Body and Mind
of Disease Control and Prevention from the Department of Health
and Human Services provides this Website for learning about health
issues. Find out how scientists track diseases such as the West
Nile Virus and SARS. Meet doctors whose work is detecting, preventing,
and stopping certain diseases. Discover some delicious cool treats
for a more healthy diet. Create a fitness and activity calendar
from the hundred choices for an active lifestyle. Learn the rules
and techniques for playing sports on the activity cards that
include all aspects of particular sports. Your Safety is a section
that includes practical information for staying safe while engaged
in physical activity. Ways of dealing with conflict, stress and
pressure are included under Your Life. Use KABAM the comic creator
and read about the Immune Platoon. This site offers loads of
information and interactive activities on all aspects of keeping
for Disease Control and Prevention
Did you know
that the CDC was founded in 1946 to help control malaria? Since
that time it has expanded its focus to prevent and control infectious
and chronic diseases, injuries, workplace hazards, disabilities,
and environmental health threats. The CDC site is a gateway to
publications, statistics, and news. Featured on the page are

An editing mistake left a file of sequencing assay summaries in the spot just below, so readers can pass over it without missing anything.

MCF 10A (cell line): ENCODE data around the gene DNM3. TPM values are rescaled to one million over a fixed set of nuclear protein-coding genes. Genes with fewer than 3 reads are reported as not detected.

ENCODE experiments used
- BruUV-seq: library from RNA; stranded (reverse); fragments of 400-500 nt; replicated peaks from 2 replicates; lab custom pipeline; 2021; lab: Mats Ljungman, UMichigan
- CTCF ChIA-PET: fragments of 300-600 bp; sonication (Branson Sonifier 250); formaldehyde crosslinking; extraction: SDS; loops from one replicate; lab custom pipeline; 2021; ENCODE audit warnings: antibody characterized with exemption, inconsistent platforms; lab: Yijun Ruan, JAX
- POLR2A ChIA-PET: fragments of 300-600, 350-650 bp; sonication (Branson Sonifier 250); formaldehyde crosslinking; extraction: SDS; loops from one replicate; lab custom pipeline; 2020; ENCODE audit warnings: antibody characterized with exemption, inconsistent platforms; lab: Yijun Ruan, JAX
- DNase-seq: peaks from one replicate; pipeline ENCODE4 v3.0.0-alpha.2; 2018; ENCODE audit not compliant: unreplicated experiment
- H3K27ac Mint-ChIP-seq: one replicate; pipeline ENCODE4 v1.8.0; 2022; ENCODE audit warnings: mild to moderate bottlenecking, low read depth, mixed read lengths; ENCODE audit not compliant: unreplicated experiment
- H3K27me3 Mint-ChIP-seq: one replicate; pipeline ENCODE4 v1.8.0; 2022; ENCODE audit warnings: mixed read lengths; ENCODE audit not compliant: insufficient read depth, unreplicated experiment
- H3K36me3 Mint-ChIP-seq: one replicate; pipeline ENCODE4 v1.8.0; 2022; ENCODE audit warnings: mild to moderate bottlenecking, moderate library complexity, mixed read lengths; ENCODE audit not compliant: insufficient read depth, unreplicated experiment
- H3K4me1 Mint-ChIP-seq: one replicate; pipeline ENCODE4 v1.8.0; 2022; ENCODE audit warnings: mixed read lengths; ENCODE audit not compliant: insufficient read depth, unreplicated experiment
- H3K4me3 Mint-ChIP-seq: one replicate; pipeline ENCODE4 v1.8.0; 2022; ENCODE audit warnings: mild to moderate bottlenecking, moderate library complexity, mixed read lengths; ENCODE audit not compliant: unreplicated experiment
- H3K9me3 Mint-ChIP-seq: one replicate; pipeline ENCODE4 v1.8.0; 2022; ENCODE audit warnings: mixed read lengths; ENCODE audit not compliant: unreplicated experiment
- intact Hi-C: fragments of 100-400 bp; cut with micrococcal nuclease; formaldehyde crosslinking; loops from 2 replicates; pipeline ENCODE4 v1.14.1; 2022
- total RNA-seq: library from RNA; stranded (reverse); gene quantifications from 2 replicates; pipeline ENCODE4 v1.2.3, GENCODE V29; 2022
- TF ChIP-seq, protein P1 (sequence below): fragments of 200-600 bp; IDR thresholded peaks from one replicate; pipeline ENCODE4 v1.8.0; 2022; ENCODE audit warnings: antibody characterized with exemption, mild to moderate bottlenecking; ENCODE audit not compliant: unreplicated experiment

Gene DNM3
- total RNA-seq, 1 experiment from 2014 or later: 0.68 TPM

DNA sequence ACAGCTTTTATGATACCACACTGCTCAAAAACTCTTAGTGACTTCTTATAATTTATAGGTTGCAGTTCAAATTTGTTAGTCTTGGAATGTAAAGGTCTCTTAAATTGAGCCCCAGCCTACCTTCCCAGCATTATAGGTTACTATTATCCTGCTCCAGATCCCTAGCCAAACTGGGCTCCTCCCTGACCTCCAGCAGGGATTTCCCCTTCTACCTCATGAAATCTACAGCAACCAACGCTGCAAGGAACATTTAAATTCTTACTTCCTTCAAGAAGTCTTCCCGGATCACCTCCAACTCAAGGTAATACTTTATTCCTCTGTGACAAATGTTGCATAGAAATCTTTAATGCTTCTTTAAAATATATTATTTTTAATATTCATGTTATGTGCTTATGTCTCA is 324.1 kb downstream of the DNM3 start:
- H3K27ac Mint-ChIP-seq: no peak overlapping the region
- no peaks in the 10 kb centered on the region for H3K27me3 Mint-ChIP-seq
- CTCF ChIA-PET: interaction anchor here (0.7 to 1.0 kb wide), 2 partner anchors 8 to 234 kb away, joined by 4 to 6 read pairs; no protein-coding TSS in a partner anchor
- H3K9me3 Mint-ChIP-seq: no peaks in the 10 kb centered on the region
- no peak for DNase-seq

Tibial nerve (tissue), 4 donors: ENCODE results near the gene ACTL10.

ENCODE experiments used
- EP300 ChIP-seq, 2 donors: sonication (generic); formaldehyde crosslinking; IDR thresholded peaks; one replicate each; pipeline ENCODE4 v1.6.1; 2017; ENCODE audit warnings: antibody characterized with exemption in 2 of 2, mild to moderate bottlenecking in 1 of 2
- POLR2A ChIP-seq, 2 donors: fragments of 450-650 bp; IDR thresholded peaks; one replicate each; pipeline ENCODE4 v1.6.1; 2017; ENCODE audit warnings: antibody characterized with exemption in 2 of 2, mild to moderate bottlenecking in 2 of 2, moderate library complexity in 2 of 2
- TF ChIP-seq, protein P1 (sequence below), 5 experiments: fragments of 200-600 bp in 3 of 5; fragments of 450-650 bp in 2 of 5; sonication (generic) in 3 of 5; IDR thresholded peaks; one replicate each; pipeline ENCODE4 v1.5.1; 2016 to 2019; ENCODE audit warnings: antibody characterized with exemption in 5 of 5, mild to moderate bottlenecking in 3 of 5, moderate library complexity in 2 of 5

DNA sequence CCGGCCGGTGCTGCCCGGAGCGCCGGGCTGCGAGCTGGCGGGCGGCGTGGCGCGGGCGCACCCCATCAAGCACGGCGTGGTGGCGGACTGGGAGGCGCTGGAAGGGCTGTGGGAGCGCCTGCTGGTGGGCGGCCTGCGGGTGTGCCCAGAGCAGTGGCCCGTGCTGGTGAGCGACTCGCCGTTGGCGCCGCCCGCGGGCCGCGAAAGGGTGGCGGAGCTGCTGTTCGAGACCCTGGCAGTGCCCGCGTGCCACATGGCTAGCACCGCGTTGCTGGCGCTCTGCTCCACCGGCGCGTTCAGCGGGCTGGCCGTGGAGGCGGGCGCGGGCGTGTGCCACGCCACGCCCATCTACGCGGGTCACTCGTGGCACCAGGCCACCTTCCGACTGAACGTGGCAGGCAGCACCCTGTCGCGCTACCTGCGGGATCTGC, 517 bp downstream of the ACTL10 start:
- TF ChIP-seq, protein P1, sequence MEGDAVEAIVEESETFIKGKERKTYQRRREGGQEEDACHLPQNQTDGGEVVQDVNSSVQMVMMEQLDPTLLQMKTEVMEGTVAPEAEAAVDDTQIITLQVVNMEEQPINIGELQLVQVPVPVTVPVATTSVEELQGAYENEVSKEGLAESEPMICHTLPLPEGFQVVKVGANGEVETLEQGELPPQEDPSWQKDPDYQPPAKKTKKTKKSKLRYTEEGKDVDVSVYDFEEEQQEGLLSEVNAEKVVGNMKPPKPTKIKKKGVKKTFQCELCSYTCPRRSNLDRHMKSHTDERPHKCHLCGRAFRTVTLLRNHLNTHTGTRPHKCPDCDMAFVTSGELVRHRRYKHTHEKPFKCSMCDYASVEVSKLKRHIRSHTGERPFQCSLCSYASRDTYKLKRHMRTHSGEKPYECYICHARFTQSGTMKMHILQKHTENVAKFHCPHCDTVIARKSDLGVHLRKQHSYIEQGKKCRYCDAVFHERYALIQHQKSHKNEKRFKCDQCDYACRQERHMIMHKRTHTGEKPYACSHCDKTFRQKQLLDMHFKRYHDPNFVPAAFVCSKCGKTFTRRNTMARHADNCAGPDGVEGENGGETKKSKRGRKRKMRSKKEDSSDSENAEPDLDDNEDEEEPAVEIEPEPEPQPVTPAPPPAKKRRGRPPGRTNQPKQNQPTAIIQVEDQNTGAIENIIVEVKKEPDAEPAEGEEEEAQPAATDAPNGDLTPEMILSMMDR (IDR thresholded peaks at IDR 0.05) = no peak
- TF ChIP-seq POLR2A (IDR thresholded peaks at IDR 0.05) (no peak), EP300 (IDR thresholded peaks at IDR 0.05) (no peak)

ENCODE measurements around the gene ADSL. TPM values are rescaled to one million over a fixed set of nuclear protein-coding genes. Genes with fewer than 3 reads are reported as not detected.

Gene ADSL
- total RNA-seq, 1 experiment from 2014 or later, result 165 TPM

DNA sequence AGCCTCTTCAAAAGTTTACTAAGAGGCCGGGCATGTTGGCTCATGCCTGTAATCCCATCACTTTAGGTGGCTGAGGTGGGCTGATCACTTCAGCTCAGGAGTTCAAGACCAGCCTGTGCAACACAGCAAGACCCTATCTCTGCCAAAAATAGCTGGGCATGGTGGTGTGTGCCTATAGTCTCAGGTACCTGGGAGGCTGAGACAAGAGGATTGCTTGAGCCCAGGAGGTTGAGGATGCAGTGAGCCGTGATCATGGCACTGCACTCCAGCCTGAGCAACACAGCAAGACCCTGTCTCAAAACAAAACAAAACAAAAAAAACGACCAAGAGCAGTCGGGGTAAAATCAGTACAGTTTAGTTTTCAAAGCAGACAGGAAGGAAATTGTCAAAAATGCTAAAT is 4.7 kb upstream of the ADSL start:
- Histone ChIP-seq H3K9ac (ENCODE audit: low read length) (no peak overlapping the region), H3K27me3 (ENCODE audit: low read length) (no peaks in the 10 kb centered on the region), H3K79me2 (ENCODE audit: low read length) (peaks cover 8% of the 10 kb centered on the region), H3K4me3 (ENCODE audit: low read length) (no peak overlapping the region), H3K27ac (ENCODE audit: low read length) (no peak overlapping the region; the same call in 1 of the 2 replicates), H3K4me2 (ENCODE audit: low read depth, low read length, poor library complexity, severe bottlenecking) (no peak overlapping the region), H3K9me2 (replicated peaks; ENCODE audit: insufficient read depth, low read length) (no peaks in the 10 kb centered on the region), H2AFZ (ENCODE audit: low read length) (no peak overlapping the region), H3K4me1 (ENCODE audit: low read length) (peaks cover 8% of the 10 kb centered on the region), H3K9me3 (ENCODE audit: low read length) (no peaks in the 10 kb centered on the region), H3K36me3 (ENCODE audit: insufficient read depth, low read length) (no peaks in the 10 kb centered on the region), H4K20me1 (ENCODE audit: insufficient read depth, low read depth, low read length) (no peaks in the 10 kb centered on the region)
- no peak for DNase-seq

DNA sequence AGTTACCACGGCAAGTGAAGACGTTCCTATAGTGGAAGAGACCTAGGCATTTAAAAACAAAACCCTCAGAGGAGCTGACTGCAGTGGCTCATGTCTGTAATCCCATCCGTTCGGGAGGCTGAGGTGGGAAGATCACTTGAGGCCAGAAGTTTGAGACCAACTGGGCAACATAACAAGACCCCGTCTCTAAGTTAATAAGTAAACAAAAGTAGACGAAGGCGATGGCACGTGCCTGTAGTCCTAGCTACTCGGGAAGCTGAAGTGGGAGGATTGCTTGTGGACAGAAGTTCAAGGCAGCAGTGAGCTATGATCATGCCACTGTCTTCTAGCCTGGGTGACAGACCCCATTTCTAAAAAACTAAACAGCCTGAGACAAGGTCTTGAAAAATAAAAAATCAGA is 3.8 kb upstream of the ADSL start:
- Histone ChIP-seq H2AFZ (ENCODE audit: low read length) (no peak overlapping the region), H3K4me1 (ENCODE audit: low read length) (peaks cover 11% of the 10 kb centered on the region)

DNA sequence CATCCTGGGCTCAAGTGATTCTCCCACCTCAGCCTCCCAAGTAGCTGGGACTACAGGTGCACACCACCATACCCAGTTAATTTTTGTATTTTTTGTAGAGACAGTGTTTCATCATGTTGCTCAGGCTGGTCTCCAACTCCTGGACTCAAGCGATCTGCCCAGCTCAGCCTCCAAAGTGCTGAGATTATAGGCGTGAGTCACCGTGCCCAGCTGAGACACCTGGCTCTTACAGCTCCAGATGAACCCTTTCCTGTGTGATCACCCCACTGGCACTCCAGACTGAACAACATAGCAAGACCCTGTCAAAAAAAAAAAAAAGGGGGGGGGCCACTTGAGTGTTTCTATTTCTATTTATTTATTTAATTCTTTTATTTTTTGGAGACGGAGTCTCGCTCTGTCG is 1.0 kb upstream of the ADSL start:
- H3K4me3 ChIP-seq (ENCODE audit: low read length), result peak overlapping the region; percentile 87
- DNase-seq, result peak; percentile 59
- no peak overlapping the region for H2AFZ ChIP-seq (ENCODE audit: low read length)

Pandemic Flu resources, the Get Smart: Know When Antibiotics
Work Campaign, and breaking news stories. Stay informed by subscribing
to free email updates tailored to your specific interests. This
is a great starting point for students studying diseases and
current health issues.
Bright Smiles, Bright Futures
Join Dr. Rabbit
in learning about children's oral health. Lots of fun activities
was developed by the Office on Women's Health in the Department
of Health and Human Services. It is designed to provide girls
between the ages of ten and sixteen with reliable information
regarding health issues they will face as they become young women.
Read stories written for girls by girls from New Moon magazine,
vote on a current issue, or browse through a wide array of informative
articles. Rounding out the site is an educator’s page that
includes links to classroom materials and how to order free promotional
Did you know
that almost 51% of cold and flu viruses can be killed by proper
hand washing at least three times a day. Visit this site for
step-by-step instructions for hand washing. This is a great site
to use with elementary students.
and teens will discover a wealth of information reviewed by medical
and health professionals. In the parent section a variety of
topics are presented such as positive parenting, emotions and
behavior of kids, and symptoms of over eighty infections. Kids
can learn about everyday illnesses and injuries, try experiments
that demonstrate amazing things regarding the senses, and view
movies about How the Body Works. Teens get straight talk on a
range of issues from body art to diseases as well as advice from
peers who share personal stories about their experiences with
wearing braces, dealing with divorce, or coping with Cerebral
Palsy. You won’t want to miss this site when preparing
lessons for your classroom.
to be Healthy
health science activities and lessons for all age levels. These
lessons and activities are all aligned to national standards.
Games and WebQuests are included to keep students engaged and
interested in living a healthy lifestyle. Students and teachers
do need to register for a free account, which requires an email
address. However, teachers can create additional accounts under
their user name. Meet the nutrient super heroes in interactive